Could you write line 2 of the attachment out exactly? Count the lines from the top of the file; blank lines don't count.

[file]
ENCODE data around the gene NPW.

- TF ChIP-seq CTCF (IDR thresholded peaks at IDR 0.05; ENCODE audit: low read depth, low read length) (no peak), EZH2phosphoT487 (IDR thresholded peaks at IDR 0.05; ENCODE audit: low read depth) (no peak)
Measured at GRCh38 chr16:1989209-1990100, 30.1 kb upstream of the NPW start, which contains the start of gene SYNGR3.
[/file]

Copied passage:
- TF ChIP-seq CTCF (IDR thresholded peaks at IDR 0.05; ENCODE audit: low read depth, low read length) (no peak), EZH2phosphoT487 (IDR thresholded peaks at IDR 0.05; ENCODE audit: low read depth) (no peak)